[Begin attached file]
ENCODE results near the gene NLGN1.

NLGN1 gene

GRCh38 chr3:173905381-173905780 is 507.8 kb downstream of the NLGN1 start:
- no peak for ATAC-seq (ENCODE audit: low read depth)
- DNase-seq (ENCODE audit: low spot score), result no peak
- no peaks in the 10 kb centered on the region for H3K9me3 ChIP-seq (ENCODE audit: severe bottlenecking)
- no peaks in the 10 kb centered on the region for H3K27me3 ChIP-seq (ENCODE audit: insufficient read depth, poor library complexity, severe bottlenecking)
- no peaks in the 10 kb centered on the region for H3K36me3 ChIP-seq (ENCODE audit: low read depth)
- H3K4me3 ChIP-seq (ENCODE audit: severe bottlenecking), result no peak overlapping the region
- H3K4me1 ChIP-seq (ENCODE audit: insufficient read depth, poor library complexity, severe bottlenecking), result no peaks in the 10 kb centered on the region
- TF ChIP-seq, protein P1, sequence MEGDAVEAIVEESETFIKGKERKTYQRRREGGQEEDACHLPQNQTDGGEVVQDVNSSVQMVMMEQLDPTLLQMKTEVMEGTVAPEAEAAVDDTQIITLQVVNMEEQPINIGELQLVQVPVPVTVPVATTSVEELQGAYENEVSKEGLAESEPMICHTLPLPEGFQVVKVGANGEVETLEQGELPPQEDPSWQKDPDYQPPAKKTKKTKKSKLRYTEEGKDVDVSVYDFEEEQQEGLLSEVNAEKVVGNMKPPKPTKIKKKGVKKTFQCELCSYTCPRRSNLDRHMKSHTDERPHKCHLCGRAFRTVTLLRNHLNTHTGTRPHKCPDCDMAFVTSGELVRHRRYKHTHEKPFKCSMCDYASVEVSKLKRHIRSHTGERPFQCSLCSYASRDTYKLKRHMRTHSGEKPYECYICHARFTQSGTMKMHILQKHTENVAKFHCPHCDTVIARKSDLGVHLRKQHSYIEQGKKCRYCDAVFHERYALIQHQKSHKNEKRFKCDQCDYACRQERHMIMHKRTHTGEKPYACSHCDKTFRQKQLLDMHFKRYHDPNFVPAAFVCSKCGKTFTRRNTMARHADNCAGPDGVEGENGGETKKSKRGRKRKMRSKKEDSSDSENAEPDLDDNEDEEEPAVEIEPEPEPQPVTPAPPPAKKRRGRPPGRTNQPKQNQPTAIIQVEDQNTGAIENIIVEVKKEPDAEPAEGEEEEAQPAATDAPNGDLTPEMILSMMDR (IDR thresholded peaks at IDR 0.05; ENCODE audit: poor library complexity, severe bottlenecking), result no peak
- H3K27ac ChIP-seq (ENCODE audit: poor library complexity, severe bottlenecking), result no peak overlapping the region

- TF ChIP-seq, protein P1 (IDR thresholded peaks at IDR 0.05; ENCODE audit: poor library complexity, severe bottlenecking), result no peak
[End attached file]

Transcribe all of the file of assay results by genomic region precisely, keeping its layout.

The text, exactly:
ENCODE results near the gene NLGN1.

NLGN1 gene

GRCh38 chr3:173905381-173905780 is 507.8 kb downstream of the NLGN1 start:
- no peak for ATAC-seq (ENCODE audit: low read depth)
- DNase-seq (ENCODE audit: low spot score), result no peak
- no peaks in the 10 kb centered on the region for H3K9me3 ChIP-seq (ENCODE audit: severe bottlenecking)
- no peaks in the 10 kb centered on the region for H3K27me3 ChIP-seq (ENCODE audit: insufficient read depth, poor library complexity, severe bottlenecking)
- no peaks in the 10 kb centered on the region for H3K36me3 ChIP-seq (ENCODE audit: low read depth)
- H3K4me3 ChIP-seq (ENCODE audit: severe bottlenecking), result no peak overlapping the region
- H3K4me1 ChIP-seq (ENCODE audit: insufficient read depth, poor library complexity, severe bottlenecking), result no peaks in the 10 kb centered on the region
- TF ChIP-seq, protein P1, sequence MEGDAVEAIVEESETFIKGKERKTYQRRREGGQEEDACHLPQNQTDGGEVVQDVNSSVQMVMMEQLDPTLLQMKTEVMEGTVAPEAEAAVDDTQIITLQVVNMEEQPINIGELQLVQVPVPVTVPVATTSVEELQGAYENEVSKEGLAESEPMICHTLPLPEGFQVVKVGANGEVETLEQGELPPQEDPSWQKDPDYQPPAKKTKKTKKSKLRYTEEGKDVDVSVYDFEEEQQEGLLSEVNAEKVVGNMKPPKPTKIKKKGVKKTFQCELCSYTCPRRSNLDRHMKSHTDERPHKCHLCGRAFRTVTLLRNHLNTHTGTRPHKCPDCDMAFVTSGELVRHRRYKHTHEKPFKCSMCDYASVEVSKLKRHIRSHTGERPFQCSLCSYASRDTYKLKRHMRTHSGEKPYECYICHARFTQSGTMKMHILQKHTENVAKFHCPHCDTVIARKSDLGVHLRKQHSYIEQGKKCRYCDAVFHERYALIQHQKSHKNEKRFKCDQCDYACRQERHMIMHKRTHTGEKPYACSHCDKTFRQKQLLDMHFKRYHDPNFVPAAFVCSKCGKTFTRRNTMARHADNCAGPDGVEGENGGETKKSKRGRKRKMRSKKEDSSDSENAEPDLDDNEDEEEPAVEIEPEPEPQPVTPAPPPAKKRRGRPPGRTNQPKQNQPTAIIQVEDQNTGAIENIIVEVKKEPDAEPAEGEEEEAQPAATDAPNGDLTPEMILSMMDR (IDR thresholded peaks at IDR 0.05; ENCODE audit: poor library complexity, severe bottlenecking), result no peak
- H3K27ac ChIP-seq (ENCODE audit: poor library complexity, severe bottlenecking), result no peak overlapping the region

- TF ChIP-seq, protein P1 (IDR thresholded peaks at IDR 0.05; ENCODE audit: poor library complexity, severe bottlenecking), result no peak